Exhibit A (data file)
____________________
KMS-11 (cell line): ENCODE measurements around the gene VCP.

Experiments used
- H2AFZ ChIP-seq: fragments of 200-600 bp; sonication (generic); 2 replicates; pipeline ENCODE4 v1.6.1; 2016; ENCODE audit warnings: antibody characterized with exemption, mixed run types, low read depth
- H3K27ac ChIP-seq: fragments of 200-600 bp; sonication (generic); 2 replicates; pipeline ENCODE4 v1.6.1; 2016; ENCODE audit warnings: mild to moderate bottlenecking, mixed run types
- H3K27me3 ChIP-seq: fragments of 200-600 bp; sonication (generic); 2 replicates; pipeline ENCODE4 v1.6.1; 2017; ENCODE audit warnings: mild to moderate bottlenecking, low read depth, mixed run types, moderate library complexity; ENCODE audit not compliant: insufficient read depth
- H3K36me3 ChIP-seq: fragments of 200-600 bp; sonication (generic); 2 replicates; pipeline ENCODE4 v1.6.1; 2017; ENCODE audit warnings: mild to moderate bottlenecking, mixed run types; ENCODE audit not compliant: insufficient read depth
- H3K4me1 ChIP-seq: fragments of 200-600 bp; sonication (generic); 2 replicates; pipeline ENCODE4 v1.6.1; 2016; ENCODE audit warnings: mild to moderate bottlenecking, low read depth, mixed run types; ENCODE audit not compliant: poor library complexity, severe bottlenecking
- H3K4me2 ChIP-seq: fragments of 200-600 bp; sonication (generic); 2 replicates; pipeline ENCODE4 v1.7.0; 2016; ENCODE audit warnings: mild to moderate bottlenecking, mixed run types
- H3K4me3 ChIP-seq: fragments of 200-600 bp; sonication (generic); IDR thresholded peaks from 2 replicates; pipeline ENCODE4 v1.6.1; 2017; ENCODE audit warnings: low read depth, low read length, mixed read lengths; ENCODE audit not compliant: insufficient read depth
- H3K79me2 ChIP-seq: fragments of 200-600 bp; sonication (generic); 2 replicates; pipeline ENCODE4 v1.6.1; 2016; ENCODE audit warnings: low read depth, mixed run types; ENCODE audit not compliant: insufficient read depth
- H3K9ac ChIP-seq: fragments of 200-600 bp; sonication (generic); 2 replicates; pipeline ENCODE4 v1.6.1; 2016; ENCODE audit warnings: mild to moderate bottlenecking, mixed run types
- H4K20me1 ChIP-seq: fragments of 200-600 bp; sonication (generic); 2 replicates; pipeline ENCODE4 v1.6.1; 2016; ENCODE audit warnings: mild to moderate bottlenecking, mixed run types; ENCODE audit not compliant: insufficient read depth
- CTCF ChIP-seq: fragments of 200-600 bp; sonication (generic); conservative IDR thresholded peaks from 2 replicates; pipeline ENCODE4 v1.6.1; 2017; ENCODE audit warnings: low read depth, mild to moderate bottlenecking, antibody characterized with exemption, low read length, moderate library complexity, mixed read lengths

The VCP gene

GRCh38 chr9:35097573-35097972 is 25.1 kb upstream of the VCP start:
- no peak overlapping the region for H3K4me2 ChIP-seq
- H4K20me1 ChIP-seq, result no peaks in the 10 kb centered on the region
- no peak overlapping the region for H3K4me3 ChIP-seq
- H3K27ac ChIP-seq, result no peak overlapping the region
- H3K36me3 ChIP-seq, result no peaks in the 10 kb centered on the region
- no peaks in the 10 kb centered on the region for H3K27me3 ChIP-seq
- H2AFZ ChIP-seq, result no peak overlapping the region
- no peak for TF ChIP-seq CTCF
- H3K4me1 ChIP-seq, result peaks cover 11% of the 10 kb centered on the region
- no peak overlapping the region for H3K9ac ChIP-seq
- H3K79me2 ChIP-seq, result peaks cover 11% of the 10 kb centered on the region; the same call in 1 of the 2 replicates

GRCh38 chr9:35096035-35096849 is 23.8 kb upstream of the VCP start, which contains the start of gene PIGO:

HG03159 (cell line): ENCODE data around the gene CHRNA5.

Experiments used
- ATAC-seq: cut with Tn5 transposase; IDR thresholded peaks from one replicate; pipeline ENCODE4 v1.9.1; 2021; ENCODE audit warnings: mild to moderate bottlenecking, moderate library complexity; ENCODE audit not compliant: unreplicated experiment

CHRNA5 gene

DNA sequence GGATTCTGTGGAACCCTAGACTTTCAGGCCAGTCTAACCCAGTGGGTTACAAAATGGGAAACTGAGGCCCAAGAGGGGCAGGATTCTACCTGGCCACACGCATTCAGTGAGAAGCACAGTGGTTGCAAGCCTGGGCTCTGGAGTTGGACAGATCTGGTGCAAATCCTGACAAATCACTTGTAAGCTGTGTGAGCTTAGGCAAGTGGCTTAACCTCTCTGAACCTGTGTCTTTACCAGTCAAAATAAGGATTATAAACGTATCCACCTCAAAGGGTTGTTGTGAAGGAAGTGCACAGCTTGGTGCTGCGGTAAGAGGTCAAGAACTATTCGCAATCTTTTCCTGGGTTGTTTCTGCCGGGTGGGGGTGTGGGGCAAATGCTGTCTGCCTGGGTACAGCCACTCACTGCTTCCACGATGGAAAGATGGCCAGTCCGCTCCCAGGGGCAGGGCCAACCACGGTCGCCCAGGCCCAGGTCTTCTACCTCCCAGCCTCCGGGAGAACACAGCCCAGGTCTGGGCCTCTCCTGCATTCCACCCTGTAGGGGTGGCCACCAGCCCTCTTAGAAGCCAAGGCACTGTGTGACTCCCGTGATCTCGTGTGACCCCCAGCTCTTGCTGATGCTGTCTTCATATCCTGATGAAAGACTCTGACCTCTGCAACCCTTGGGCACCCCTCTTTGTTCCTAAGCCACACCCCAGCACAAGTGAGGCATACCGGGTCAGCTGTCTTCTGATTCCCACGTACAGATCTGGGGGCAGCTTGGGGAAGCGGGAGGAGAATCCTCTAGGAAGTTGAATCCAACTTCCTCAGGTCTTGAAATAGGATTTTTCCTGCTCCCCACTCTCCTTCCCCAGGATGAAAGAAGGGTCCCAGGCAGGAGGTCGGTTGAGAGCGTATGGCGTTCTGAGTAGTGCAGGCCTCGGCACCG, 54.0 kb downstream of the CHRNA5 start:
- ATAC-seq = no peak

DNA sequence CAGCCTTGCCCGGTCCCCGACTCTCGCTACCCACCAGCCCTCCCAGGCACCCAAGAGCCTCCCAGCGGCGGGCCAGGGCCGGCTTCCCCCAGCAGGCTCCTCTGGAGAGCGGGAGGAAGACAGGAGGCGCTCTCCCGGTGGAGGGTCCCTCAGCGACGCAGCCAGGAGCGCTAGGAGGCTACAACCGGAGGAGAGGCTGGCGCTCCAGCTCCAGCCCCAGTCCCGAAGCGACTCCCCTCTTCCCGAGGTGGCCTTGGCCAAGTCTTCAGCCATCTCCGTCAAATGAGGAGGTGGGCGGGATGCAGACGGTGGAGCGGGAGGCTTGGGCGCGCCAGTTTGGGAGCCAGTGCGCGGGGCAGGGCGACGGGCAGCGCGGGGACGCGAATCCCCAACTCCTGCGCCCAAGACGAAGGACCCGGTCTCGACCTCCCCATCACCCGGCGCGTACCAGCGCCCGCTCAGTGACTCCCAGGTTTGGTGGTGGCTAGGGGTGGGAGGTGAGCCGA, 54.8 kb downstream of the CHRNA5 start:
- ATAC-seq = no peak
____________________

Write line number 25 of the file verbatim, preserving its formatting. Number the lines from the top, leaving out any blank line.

- no peak overlapping the region for H3K9ac ChIP-seq